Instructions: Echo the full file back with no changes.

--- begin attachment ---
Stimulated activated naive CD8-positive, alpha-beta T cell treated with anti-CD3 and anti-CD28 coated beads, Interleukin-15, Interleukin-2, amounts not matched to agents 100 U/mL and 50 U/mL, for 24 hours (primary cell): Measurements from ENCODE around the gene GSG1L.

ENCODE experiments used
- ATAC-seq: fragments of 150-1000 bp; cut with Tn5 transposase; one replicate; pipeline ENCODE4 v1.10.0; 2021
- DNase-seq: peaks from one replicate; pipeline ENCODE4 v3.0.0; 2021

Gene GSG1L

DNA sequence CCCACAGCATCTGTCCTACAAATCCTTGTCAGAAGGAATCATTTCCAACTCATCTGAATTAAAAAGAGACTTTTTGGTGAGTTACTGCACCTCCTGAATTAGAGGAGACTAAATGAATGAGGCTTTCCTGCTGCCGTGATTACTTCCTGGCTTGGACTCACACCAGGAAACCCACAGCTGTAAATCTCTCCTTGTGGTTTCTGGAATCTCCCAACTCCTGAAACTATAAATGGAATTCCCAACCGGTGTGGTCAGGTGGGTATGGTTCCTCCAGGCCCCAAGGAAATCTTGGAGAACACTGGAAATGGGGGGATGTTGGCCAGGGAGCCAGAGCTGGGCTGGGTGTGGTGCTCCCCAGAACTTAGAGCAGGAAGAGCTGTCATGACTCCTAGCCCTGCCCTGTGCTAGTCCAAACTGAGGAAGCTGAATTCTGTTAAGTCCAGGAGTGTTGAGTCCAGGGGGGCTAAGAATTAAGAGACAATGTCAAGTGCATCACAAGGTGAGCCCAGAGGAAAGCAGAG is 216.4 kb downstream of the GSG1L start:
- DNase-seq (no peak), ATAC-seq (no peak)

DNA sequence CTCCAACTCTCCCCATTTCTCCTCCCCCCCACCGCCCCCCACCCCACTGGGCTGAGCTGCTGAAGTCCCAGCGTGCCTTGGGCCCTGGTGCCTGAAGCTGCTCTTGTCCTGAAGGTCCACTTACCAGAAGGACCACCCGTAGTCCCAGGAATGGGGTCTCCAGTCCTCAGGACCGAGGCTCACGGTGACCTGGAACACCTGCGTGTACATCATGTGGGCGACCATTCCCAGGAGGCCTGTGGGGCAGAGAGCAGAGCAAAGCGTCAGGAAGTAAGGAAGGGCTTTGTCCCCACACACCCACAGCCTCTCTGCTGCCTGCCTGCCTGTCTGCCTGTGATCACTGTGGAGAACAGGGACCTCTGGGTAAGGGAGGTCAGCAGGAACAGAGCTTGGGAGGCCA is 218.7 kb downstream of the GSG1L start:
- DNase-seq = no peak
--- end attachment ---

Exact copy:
Stimulated activated naive CD8-positive, alpha-beta T cell treated with anti-CD3 and anti-CD28 coated beads, Interleukin-15, Interleukin-2, amounts not matched to agents 100 U/mL and 50 U/mL, for 24 hours (primary cell): Measurements from ENCODE around the gene GSG1L.

ENCODE experiments used
- ATAC-seq: fragments of 150-1000 bp; cut with Tn5 transposase; one replicate; pipeline ENCODE4 v1.10.0; 2021
- DNase-seq: peaks from one replicate; pipeline ENCODE4 v3.0.0; 2021

Gene GSG1L

DNA sequence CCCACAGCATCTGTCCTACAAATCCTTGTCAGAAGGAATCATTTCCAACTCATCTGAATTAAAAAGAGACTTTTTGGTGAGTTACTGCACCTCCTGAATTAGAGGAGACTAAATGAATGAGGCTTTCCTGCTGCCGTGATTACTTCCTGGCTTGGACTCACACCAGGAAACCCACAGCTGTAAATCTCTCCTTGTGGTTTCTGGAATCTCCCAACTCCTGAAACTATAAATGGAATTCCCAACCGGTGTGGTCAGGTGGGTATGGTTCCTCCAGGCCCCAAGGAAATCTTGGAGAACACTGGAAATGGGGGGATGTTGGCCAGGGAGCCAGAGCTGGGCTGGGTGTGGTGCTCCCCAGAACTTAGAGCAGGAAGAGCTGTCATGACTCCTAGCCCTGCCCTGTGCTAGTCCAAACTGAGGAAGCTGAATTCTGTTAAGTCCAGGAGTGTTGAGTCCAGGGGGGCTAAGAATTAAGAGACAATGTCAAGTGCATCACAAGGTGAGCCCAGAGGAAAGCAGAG is 216.4 kb downstream of the GSG1L start:
- DNase-seq (no peak), ATAC-seq (no peak)

DNA sequence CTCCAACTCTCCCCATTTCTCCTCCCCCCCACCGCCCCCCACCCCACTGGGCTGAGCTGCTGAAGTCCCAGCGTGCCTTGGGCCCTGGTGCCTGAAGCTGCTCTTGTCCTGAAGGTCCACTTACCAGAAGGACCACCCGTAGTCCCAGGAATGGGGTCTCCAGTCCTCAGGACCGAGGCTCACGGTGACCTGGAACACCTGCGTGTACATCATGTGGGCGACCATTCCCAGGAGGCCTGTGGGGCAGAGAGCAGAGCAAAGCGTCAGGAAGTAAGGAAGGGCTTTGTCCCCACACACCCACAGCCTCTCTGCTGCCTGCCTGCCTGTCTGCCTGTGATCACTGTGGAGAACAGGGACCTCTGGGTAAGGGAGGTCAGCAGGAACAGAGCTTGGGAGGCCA is 218.7 kb downstream of the GSG1L start:
- DNase-seq = no peak